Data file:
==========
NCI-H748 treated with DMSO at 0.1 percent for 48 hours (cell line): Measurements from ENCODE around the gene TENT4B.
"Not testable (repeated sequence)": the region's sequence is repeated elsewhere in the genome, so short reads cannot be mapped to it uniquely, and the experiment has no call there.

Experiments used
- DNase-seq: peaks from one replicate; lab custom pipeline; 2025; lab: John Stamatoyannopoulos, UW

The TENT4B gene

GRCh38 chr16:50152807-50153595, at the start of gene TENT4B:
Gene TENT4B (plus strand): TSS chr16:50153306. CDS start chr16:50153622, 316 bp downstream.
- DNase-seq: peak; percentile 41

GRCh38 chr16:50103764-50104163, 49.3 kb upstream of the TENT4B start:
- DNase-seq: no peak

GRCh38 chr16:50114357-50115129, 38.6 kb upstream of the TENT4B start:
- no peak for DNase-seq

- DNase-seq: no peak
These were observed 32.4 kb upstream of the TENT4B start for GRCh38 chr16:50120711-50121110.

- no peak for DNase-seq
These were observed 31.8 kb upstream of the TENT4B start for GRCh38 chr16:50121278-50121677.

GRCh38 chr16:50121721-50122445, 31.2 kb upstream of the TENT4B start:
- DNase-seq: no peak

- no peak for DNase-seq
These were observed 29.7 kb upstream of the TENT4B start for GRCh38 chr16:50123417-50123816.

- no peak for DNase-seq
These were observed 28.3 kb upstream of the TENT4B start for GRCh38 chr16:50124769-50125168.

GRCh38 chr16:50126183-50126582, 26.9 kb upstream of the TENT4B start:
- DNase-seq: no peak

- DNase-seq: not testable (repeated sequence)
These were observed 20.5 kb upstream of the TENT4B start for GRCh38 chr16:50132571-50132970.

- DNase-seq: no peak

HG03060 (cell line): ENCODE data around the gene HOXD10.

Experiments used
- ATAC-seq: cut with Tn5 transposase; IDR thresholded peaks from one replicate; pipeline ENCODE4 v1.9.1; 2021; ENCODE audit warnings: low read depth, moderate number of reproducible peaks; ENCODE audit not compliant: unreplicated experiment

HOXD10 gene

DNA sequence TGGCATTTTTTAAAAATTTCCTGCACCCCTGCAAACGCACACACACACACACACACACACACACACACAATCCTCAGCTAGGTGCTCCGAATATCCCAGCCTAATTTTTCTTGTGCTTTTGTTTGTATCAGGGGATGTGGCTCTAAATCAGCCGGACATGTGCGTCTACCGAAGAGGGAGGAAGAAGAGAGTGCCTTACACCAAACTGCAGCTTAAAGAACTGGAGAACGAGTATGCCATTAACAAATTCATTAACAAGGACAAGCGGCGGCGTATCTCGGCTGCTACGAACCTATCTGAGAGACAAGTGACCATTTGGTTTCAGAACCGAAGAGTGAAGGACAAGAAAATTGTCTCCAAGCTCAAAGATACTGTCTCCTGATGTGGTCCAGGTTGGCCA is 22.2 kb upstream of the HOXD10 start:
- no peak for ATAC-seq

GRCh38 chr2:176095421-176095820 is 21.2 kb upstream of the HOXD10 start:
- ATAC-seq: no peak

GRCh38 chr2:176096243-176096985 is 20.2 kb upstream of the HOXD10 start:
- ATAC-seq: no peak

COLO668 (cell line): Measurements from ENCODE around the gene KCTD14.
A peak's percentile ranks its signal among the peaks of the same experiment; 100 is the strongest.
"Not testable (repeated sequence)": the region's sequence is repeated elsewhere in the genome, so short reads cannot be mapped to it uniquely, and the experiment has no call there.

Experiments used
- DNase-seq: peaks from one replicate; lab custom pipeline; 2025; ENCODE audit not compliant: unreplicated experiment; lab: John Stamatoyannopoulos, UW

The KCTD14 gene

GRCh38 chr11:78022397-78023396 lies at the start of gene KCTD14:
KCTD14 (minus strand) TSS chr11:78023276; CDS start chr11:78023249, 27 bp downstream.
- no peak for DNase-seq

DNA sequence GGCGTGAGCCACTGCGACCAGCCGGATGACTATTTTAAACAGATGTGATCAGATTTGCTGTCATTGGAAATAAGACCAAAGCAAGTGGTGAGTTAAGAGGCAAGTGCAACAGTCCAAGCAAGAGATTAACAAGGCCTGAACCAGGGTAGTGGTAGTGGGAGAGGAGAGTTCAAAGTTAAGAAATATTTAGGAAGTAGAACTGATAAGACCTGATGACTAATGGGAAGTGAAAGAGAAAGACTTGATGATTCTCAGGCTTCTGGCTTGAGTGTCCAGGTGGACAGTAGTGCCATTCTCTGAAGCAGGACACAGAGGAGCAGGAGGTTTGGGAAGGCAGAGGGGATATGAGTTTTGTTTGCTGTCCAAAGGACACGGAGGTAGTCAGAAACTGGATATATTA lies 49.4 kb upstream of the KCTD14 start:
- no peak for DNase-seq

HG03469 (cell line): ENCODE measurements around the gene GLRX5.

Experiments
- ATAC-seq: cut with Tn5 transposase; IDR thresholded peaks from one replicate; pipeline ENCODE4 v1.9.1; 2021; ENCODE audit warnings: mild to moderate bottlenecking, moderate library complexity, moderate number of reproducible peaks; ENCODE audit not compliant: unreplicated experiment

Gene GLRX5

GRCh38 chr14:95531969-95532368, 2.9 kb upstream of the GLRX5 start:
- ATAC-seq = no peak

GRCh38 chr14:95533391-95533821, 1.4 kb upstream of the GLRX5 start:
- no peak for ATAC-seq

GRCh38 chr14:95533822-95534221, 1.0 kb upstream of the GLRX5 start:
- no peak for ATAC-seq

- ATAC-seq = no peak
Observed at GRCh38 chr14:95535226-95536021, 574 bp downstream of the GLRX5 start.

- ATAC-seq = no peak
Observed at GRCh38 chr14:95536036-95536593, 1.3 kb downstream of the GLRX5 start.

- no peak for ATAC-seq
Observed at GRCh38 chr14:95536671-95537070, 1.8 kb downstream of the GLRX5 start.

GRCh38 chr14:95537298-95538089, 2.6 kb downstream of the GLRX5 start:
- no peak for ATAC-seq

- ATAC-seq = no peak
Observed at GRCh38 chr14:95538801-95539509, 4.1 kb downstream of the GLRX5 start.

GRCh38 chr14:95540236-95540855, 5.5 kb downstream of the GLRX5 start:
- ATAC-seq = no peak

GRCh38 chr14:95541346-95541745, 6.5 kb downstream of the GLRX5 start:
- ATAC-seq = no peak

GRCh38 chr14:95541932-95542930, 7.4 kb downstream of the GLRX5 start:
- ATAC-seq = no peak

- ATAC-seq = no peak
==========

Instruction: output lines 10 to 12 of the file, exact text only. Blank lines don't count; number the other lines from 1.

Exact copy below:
- DNase-seq: no peak

GRCh38 chr16:50114357-50115129, 38.6 kb upstream of the TENT4B start:
- no peak for DNase-seq